Daniel Lender

Yeah. No. It does and we have -- and I think part of the reason why you’re seeing some of the strength in our maintenance business is the fact that some of the growth in our cloud business is actually coming from customers that have already converted.

Bhavan Suri

Right. I guess I’m looking for, if I look forward though, given that conversion and given sort of that metric, I’m not going to recognize the revenue right away, but if I’m taking maintenance and moving it and get to 3.5 times the amount of revenue at subscription, it feels like maybe you’ve been a little conservative on the growth rates of the subscription line over the next 12 to 18 months?

Daniel Lender

Yes. I mean we’re giving the best vision that we currently have, but obviously there is -- we certainly feel that there is upside going forward.

Bhavan Suri

Okay. And then when I turn to just the overall manufacturing sector, I mean, it’s been under pressure, Asia and then the US and even Europe a little bit, not a little bit, it’s been under pressure for a while, have you seen any pricing pushback at existing customers either on renewal of maintenance or renewal of subscription at all, Karl or Pam, as you talk to customers.

Karl Lopker

We always see pushback on pricing. So I can’t say that’s anything new or anything the result of the current situation. That’s normal I would say.

Bhavan Suri

Okay. And then one last one from me, as you look at life sciences and you look at sort of some of the concerns specifically in the US around drug pricing concerns around the election the one that might happen, how do you guys think about sort of that broader macro and I ask this for all of my companies that sell into the pharmaceutical life sciences space, biotech space, where people might cap pricing or things like that, do you think that’s holding back anyone’s space despite your strong quarter or is that something that we feel like won’t be as regulated as people might be concerned about?

Karl Lopker

Are you talking mainly about life sciences there?

Bhavan Suri

Yeah. Exactly.

Karl Lopker

We don’t really consider that. Life sciences is about 15% of our business, it’s probably about 25% of our cloud business, but either way it works out and I don’t think it’s going to affect us for that reason.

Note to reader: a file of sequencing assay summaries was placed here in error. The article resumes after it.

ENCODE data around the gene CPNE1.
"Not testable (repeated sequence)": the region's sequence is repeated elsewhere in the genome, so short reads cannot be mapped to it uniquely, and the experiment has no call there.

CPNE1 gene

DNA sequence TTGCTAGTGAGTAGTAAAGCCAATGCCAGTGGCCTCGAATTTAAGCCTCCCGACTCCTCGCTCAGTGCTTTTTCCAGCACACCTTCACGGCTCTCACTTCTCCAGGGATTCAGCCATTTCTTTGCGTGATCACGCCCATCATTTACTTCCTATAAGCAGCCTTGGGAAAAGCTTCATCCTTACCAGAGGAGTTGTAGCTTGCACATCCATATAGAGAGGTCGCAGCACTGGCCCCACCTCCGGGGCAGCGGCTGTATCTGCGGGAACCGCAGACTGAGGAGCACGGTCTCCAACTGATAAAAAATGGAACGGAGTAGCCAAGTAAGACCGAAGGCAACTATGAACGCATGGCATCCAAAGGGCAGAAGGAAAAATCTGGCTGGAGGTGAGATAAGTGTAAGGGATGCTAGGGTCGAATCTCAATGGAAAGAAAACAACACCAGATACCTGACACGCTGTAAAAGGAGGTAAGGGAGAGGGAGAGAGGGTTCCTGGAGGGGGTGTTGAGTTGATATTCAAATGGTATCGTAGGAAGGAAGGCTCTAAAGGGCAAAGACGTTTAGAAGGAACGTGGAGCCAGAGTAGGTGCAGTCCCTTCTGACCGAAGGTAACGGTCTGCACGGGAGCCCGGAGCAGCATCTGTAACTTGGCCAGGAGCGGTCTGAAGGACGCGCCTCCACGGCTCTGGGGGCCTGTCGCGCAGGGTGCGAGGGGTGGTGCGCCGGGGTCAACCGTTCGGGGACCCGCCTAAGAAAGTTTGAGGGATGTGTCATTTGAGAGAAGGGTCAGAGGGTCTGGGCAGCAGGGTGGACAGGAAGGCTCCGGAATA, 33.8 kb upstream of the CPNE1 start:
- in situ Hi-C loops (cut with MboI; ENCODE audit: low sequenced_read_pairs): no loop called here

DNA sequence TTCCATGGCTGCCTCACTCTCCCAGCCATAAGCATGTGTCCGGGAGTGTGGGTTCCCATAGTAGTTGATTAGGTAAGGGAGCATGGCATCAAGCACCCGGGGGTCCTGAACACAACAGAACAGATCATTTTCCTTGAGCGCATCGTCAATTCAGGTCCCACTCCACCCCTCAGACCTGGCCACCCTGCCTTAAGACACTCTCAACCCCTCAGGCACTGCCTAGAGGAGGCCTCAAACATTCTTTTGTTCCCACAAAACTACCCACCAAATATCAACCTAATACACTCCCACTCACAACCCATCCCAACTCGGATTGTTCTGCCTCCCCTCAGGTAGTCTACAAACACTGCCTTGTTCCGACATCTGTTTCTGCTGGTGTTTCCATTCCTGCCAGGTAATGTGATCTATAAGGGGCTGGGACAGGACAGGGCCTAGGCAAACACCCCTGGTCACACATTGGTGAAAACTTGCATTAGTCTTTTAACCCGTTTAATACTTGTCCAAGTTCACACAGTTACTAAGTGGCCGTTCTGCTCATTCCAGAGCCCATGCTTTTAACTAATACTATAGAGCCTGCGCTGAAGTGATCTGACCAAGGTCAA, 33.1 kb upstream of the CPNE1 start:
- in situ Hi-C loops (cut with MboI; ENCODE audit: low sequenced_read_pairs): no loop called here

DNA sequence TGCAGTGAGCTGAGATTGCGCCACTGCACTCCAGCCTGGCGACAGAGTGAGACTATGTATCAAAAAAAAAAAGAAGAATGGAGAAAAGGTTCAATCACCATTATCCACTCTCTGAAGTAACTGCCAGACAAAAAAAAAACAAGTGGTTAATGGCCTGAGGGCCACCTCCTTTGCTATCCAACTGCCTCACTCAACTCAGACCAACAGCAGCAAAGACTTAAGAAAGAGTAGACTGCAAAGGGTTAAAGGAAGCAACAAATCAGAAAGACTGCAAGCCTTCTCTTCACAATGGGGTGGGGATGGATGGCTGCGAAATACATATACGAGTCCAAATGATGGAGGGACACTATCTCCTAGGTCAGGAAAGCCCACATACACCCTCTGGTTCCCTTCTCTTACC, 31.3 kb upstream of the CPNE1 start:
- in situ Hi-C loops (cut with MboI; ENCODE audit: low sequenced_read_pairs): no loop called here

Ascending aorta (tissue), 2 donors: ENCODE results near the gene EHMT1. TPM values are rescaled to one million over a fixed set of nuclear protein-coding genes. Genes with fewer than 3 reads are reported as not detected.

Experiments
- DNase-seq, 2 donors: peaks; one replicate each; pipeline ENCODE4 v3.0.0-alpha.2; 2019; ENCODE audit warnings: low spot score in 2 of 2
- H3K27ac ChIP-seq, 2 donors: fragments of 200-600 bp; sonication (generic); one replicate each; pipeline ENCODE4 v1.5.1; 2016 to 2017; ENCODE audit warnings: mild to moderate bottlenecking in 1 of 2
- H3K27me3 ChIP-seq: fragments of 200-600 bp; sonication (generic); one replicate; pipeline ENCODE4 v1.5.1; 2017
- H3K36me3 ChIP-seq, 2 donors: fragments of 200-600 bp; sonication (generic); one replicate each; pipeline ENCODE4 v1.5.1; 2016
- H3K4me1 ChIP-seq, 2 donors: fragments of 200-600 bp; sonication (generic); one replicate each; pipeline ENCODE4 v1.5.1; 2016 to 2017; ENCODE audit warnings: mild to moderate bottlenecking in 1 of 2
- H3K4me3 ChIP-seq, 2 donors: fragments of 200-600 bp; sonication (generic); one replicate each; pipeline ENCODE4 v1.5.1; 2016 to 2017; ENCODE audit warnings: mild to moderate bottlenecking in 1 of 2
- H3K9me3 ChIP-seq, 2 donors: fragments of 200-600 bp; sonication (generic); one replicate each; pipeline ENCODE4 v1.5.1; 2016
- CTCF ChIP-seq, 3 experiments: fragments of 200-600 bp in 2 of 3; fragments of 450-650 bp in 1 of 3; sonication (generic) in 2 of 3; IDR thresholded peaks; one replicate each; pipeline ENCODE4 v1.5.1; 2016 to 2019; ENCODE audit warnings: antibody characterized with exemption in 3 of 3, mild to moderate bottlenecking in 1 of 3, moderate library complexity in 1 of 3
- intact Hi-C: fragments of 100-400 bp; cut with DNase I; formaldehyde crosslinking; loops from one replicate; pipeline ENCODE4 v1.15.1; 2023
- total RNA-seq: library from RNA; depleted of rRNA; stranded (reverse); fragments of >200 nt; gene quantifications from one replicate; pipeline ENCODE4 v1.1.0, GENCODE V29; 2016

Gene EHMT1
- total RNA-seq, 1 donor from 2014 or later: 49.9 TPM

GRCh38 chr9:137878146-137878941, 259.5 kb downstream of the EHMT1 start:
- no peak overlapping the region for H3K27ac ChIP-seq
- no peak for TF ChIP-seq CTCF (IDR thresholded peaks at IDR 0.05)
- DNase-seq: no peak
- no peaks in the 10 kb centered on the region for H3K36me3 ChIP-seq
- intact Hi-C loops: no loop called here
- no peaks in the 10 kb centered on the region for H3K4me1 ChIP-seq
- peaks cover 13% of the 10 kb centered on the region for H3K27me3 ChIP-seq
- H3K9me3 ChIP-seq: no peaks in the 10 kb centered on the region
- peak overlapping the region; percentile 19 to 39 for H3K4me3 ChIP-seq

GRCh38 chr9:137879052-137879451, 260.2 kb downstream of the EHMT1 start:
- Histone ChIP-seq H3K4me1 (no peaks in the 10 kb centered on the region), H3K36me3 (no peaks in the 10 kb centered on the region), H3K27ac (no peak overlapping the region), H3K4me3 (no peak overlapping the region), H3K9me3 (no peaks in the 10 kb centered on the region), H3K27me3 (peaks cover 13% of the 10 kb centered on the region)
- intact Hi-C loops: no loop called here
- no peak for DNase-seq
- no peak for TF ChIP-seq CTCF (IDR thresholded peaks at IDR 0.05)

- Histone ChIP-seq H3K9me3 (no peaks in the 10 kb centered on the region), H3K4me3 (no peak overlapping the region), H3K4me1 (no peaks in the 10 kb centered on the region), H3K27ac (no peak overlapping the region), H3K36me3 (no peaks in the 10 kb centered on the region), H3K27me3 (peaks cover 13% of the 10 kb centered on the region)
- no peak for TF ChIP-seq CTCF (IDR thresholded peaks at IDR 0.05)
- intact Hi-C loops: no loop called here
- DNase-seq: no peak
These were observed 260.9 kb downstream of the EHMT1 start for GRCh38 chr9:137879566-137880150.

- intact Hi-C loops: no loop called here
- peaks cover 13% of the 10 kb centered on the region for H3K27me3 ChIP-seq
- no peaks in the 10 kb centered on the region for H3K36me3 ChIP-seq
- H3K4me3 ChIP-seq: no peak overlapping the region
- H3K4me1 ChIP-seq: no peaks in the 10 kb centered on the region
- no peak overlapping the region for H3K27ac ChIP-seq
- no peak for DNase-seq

Bhavan Suri

Okay. That’s great guys. Thanks for taking my questions and nice job on the subscription bookings.

Karl Lopker

Thanks, Bhavan.

Operator

And we do have a question from the line of Mark Schappel with Benchmark. Please go ahead.

Mark Schappel

Hi, good evening and thanks for taking my question. Daniel, starting with you and your prepared remarks, you mentioned that the license revenue came in lower than planned and I was just wondering if it came to lower than planned simply because customers decided to switch over to do some cloud deals or did it come in lower than planned, just to maybe some execution mishaps?

Daniel Lender

I think probably the main reason was that the customers are switching more towards the cloud and we have, we didn’t -- not only saw that in the results of Q1, but we’re seeing that as well in the makeup of our funnel and that’s what’s kind of leading to some of our longer-term view in terms of the guidance.

Karl Lopker

Yeah. The other item, non-licenses, I think that weak industrial environment to manufacturing economy is contributing because most of the people that are buying licenses now, they’re adding to their current, either adding to their current licenses or adding new divisions and don’t really want to move to the cloud. So -- and many of those customers are industrial depending on oil. So they’re not really expanding, in fact, they’re just trying to hold on at keeping their revenue flat. So I think that has a lot to do with the -- any growth at all on licenses.

Mark Schappel

Okay, thank you. And then Daniel, from an earnings perspective, it appears that you’re expecting a bit of a hockey stick with respect to your operating margins as the year goes on, and or the fiscal year goes on, where do you expect to see that operating margin leverage as we get into say Q3 and Q4.

Daniel Lender

Yes. So on the earnings side, Mark, a significant factor this quarter, as we mentioned earlier, was the services utilization and as we said, it’s a short-term problem, which we expect it will correct itself certainly into the second half of the year. So we expect to see further benefit there and also as some of the cloud deals that we’ve closed and we’re currently working on close, that revenue obviously will contribute as well in addition to the normal hockey stick that we see on the license business as well. Also, Q1 and Q2 for us in terms of sales and marketing spend that we do carry our two big events in Q1 and Q2, so those have a bit of an additional expense as well.

Mark Schappel

Okay, great. And then Karl one for you here, looking at the cash balance, it’s still up there almost $140 million here, talk to just about your plans to put it to work. Initially, acquisitions were in your intentions, but maybe you can talk a little bit about what you’re seeing on the M&A front and just maybe keeping you from pulling the trigger?

Karl Lopker